Examining The Legality of CBD Across South America

By | 13 August, 2021

The explosion of the popularity of cannabidiol (CBD) goes far beyond the United States and Europe. In continents like South America, where cannabis and its compounds have been used for their medicinal and therapeutic properties for centuries, the legal landscape around CBD is complex due to regulatory legislative battles. However, the cannabinoid itself is every bit as popular among the people as it has been for a long time.

CBD is not addictive and causes no side effects, unlike conventional medications (i.e. synthetic drugs). Additionally, it’s often used as a natural health supplement with no serious side effects on record. CBD is currently being studied for a number of potential benefits including:

  • Antioxidant properties, which protect cells from damage
  • Anti-inflammatory properties to help with conditions such as arthritis
  • Pain relief without the need for opioid-based drugs
  • Improving symptoms of mood disorders like depression
  • Helps combat anxiety
  • Promotes restful sleep
  • Reduces epileptic seizures

As of this writing, CBD oil is considered safe for use in adults, children and pets. They range in potency with a baseline of about 300mg, while the strongest products can have concentrations of up to 9000mg.

Given its lack of abuse potential, absence of serious side effects and plethora of viable medicinal and therapeutic functions, CBD’s popularity among South American consumers is understandable. But is it legal throughout the continent? In this post, we examine the legality of CBD in different South American countries, as well as the political issues that might influence their respective positions on the matter.

South American Countries Most Supportive of Legal CBD

In September of 2018, Merry Jane first reported that CBD had become legal in Peru. The move came after a decree signed by President Martín Vizcarra made it available as a part of scientific research programs and clinical treatments. The president also removed cannabidiol’s classification as a “controlled drug.”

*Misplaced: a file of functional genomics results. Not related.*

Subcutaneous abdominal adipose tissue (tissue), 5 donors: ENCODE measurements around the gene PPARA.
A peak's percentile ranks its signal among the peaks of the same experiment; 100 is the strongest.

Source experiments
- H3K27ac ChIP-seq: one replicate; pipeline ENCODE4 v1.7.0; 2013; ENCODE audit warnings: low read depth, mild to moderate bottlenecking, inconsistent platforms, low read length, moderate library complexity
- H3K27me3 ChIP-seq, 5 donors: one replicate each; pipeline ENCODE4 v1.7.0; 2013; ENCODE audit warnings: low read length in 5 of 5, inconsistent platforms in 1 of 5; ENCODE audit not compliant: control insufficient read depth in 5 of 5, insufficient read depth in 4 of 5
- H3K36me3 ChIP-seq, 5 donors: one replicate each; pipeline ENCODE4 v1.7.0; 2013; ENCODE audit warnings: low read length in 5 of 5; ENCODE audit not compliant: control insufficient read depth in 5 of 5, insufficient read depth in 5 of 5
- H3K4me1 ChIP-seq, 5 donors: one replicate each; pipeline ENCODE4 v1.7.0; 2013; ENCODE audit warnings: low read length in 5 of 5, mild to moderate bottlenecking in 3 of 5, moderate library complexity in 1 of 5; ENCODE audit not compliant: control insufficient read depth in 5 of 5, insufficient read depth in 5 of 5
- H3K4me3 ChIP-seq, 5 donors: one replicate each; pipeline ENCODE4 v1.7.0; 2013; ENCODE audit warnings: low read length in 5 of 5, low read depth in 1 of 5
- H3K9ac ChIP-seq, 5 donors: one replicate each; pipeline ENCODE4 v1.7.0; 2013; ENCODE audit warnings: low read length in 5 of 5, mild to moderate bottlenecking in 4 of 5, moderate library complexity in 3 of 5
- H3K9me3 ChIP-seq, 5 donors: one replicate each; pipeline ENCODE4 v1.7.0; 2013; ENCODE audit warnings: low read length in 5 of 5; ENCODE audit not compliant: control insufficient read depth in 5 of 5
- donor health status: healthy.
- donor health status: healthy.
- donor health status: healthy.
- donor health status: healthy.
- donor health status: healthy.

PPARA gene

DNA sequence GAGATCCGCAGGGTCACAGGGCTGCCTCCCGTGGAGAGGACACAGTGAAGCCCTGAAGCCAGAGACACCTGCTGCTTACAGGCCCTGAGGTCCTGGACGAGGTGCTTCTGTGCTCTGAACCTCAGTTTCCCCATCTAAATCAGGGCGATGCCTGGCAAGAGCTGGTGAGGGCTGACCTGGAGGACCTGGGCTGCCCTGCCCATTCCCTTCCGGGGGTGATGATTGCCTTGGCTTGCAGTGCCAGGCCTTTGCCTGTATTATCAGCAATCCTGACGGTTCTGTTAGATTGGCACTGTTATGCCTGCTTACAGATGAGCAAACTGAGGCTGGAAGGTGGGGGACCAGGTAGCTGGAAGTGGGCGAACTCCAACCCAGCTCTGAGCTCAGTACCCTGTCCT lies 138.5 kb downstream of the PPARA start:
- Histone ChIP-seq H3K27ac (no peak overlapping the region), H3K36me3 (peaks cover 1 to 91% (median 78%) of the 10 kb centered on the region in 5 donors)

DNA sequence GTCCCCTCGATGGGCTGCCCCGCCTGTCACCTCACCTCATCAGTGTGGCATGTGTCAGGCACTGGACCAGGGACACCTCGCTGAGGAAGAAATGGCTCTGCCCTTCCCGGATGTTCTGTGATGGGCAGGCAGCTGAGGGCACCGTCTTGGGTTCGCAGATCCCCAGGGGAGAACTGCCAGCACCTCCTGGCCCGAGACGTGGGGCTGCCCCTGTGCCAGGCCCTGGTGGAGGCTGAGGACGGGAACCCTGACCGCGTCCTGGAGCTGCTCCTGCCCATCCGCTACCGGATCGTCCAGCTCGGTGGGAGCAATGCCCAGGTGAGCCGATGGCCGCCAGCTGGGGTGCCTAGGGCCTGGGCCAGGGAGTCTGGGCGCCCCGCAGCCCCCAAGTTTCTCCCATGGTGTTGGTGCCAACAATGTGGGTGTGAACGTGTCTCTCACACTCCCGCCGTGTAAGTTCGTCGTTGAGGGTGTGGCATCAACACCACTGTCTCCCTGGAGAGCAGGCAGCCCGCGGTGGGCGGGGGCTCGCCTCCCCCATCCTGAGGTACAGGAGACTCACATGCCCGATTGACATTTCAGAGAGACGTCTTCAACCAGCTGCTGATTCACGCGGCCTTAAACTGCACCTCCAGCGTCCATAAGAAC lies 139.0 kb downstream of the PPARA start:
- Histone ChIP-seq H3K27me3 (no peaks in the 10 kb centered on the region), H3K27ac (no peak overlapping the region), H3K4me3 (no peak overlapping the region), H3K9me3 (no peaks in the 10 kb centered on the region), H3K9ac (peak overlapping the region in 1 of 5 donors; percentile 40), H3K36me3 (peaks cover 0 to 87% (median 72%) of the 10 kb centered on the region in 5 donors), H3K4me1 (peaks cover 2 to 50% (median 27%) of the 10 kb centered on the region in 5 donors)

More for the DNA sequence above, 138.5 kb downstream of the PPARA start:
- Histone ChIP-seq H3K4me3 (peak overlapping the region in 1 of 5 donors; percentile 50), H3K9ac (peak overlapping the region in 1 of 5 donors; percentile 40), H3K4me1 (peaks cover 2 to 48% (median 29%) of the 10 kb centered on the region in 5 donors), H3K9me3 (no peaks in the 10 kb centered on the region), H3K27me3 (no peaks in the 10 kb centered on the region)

In November 2017, CBD became legal in Argentina when it was signed into law by President Mauricio Macri. Under this legislation, CBD would no longer be considered of interest to police and customs agencies. A decree passed in 2020 further expanded on this, making importation of the substance and domestic cultivation legal. It also permits its use as medicine with a doctor’s prescription.

The nation of Colombia permits the use of cannabis THC extracts with less than 0.3 percent psychoactive THC on prescription by doctors. Patients can possess up to 20 grams (approximately 60 doses) at a time and can purchase from any licensed pharmacy. There are currently over 134,000 people who have legal access to medicinal cannabis in Colombia.

In Colombia, cannabis has been a controlled substance since 1971. In 2011, the Law on Drugs was established which stated that CBD is illegal in Colombia for any use outside of scientific research.

CBD’s Slow Roll to Legality in Brazil

In Brazil, the use of cannabidiol (CBD) has been legal since 2017 under Decree No. 9980. However, it is still not completely legal. CBD can only be sold at authorized pharmacies and must be prescribed by a doctor, and therefore have a federal registration number (which means anyone found in possession of cannabidiol without one should be prosecuted).

Although there has been an explosion of CBD suppliers popping up all over Brazil, they do not currently have federal registration numbers, but this is slated to change in the near future.

Are There South American Countries Where CBD is Illegal?

Though numerous South American countries are beginning to loosen regulations, the use and cultivation of cannabis and all its extracts is still illegal in a handful of South American countries including Bolivia and Venezuela.

The Bolivian House of Representatives’ Anti-Narcotics Committee reportedly had a bil drafted to legalize cannabis for medical purposes, but due to 2019 post-election conflicts and the change of government, it was never passed. For now, the cultivation, sale or possession of any cannabis products remains illegal in Bolivia.

In Venezuela, due to severe economic, political and social upheaval, CBD legalization remains low on the priority list. There are no formal proposals on the table at the moment, so any significant change to the legality of CBD is unlikely for the time being.


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